Matt Hubbard reviews the Toyota GT86
The Toyota GT86 has been around since 2012. When it was first launched it was lauded as the definitive cheap sports car. 18 months later and it still is.
That motoring journalists love the car is no surprise. It's light (1,200kg), is a classic coupe shape with a naturally aspirated engine, slick 6-speed gearbox and goes round corners with a deft touch.
It's also quick with a 0-60 time of 7.6 seconds, although you could could buy a few cars with faster acceleration for the same price.
The interior is neither bling nor luxurious, instead it's functional and good looking with some nice touches and is pretty comfortable even on a long journey.
All of the above summarise the GT86 on the surface. It looks good, it feels good and it's nice to drive. So what makes it so special?
Many things. Lets start with the engine. It isn't particularly powerful, although being a boxer (flat-4) it is characterful, it revs to 7,500rpm and max power comes in at 7,000rpm. The downside of being naturally aspirated and revvy is that the 151 lb ft of max torque comes in at 6,400rpm whereas a turbocharged car would bring a hefty punch of torque lower down the rev range.
The lack of torque means that you need to strangle the engine to make it work. 1st gear is dealt with quickly and then we're into 2nd which carries on to 60mph. Just like in the 2.7 litre Porsche Cayman with its flat-6 engine it feels like you're in 2nd for a long time.
This isn't a criticism, it's just a different way of going about things. The engine is free revving and the gearbox is slick.
The next thing to consider is where the engine is located - way down in the engine bay.
Open the bonnet of most cars with an inline or V configuration and the top of the engine is right at the top, just under the bonnet. Not so in the GT86. The engine is way down in the depths of the bay, around 10 inches below the bonnet.
This gives the Toyota GT86 the lowest centre of gravity of any production road car. That means it has a head start in the handling stakes over almost anything else.
There are several hot hatches that cost around the same as the GT86 but they are front wheel drive and the Toyota is rear wheel drive. The hot hatches are also all powered by an inline-4 engine and are based on lofty hatchbacks.
Being a coupe the GT86 is already ahead of the competition, having rear wheel drive and such a low centre of gravity and it murders it.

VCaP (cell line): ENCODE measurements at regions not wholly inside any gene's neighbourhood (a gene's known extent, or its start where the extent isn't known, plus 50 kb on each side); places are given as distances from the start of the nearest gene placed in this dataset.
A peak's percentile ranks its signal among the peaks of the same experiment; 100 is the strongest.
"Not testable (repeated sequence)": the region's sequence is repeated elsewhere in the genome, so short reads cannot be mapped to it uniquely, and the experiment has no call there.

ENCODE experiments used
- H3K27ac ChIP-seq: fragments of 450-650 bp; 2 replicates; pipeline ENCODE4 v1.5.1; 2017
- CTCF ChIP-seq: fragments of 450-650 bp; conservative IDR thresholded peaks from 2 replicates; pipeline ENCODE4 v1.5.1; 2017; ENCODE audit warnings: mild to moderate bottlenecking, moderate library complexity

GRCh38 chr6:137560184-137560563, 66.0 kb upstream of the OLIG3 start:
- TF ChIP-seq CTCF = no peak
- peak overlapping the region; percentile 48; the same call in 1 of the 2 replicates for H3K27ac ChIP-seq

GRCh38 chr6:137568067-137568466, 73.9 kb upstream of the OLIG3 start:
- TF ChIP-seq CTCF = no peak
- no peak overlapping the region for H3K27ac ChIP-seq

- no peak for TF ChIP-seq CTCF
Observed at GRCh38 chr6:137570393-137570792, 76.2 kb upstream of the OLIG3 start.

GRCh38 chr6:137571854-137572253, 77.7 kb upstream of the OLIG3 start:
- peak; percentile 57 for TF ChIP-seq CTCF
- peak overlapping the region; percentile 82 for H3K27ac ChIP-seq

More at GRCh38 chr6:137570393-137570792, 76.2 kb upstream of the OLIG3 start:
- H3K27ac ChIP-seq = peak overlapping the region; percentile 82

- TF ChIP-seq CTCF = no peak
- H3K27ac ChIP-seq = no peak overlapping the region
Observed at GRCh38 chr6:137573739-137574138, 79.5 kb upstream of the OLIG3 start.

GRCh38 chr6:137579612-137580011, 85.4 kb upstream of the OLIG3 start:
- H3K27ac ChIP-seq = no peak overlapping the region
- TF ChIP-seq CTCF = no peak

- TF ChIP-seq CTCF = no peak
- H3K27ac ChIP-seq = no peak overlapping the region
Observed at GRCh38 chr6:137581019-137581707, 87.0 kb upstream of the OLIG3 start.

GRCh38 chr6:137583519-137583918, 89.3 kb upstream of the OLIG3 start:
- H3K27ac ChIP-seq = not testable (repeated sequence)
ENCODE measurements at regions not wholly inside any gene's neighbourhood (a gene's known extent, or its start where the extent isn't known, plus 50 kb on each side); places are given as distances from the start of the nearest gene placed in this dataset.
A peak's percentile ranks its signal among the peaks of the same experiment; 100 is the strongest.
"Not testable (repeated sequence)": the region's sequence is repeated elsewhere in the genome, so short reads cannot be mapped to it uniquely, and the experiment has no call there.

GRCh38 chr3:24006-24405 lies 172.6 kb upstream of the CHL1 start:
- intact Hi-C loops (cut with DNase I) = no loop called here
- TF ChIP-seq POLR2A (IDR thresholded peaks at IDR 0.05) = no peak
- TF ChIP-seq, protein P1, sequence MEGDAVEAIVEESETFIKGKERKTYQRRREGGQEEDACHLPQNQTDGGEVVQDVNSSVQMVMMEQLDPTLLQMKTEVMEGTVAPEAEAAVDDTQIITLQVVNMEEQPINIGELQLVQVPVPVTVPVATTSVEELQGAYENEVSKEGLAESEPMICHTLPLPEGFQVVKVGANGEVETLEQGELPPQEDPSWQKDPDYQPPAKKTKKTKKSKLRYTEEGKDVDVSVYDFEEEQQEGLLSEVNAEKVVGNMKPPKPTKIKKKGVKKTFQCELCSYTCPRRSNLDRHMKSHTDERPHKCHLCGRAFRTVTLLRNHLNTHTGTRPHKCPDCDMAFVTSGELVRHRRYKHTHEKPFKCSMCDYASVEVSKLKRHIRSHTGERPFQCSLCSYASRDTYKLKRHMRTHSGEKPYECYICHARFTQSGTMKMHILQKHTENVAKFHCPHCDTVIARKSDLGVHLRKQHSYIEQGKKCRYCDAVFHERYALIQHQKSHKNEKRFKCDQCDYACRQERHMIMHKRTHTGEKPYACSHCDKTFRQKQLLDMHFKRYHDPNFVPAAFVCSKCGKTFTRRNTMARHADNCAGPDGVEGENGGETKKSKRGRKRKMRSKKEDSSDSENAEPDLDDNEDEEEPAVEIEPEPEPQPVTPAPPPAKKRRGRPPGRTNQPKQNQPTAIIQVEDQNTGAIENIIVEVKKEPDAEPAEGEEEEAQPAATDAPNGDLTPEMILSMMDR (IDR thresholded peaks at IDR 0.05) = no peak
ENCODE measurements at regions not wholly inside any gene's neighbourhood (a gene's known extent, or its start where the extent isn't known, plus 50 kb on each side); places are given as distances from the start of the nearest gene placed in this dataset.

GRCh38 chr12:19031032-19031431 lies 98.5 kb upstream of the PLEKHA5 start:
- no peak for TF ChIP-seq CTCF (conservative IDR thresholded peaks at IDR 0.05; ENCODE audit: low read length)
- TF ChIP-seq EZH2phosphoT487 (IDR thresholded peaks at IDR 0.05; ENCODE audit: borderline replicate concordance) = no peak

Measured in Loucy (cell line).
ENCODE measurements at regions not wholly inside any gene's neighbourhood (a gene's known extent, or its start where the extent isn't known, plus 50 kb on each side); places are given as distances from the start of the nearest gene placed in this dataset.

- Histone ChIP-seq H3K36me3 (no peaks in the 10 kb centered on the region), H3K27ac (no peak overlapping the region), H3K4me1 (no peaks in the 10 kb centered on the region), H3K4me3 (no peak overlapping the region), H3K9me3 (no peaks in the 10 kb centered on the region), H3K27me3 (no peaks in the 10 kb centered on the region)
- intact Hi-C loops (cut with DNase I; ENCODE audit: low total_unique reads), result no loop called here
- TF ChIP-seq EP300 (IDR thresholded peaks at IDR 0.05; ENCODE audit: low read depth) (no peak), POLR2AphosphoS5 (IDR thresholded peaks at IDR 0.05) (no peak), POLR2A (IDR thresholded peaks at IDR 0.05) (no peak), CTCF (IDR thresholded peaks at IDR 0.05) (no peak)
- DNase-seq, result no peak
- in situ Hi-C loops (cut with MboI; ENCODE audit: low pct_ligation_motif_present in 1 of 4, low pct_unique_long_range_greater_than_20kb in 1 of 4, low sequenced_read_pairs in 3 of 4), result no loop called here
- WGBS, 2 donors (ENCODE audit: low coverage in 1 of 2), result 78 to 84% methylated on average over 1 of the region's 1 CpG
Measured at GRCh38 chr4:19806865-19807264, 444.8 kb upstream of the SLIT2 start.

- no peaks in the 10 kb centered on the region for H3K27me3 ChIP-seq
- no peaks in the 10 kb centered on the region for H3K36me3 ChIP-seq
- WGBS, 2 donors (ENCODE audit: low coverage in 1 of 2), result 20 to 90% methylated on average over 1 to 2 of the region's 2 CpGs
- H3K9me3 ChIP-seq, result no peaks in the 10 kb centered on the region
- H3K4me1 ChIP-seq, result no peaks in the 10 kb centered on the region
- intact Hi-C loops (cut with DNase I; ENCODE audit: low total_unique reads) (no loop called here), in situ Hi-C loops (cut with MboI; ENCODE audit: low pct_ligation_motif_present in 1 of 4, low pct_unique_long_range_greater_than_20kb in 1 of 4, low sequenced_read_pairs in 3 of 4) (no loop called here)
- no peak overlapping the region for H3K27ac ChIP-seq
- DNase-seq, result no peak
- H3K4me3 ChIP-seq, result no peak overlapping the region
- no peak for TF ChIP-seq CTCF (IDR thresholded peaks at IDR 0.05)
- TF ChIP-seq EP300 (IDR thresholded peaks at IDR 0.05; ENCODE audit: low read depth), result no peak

Then we come to the interior. Like any car the GT86 has a steering wheel, seats and pedals. Unlike some cars it has a gear lever and a handbrake.
You sit in the seat, not on it. It's comfortable but this comes from great design rather than springy cushions. Lotus pulls off a similar trick - make it the right shape and keep it supportive and the driver is more comfortable than on a seat with soft cushioning and massive adjustability.
The GT86's seats also have thigh, waist and shoulder support. This makes you feel snug. The proximity of the wheel, handbrake and gearstick add to the effect.
You feel sat in it, with controls in just the right place, and fully in control of the car. This might seem a simple thing to do but it isn't. Some cars get seating position very wrong.
The rest of the interior isn't half bad either. The plastics are fine and you get leather patches in the places you are likely to touch.
The test car was fitted with Toyota's Touch and Go, a £750 option, which gives inbuilt satnav, Bluetooth and Aux-in, a rear view camera and an upgraded sound system. The satnav is great, the stereo sounds fine if a little tinny and the Bluetooth works perfectly. I couldn't find DAB radio though which is a big omission in this day and age.
The rear seats are tiny but they're handy for storing things in the cabin, and we did manage to squeeze a 12 year old in it for a short-ish journey.
Driving the GT86 is where everything comes together. It's an absolute hoot.
The great driving position, low centre of gravity, revvy engine, rear wheel drive and lovely gearbox make for one of the best cars to drive, to take by the scruff of its neck and just go for it.
Being light and not particularly powerful mean you can explore its limits on normal roads rather than racetracks. But it is deceptively fast. The ride is composed and the chassis soaks up all but the most low speed, harsh surfaces. Pressing on and you'll find yourself travelling faster than you thought.
Drop a cog or two and overtaking is straightforward.
Corners become challenges. The front wheels grip but the rears slip if at the limit - yet that envelope of limit is a huge one. Initial loss of grip is only temporary. The car's electronics and brilliant chassis ensure you never go beyond just a small slide.
It is a very flattering car to drive.
Long distance motorway cruises are better than expected for a sports coupe. I spent 8 hours driving in the GT86 one day around a horrible M4 and M25 and various A-roads in 30°C temperature.
I felt fresh, the sound system was fine, the cupholders take a large bottle of water, the air-conditioning was super-chilled, it had cruise control for those section of motorway where we actually did a constant speed, and it returned 36mpg. At 50 litres the fuel tank is pretty tiny though.
The Toyota GT86 is more than the sum of its parts. It has an added element of je ne sais quoi and that is enough to make it feel more than a little bit special. It is a fantastic car.
Price - £25,110 (£27,996 as tested)
Engine - 2.0 petrol, flat-4
Transmission - 6-speed manual
0-60mph - 7.6 seconds
Top Speed - 140mph
Power - 197bhp
Torque - 151lb ft
Economy - 36.2mpg
CO2 - 181g/km
Kerb weight - 1,202kg
By Matt Hubbard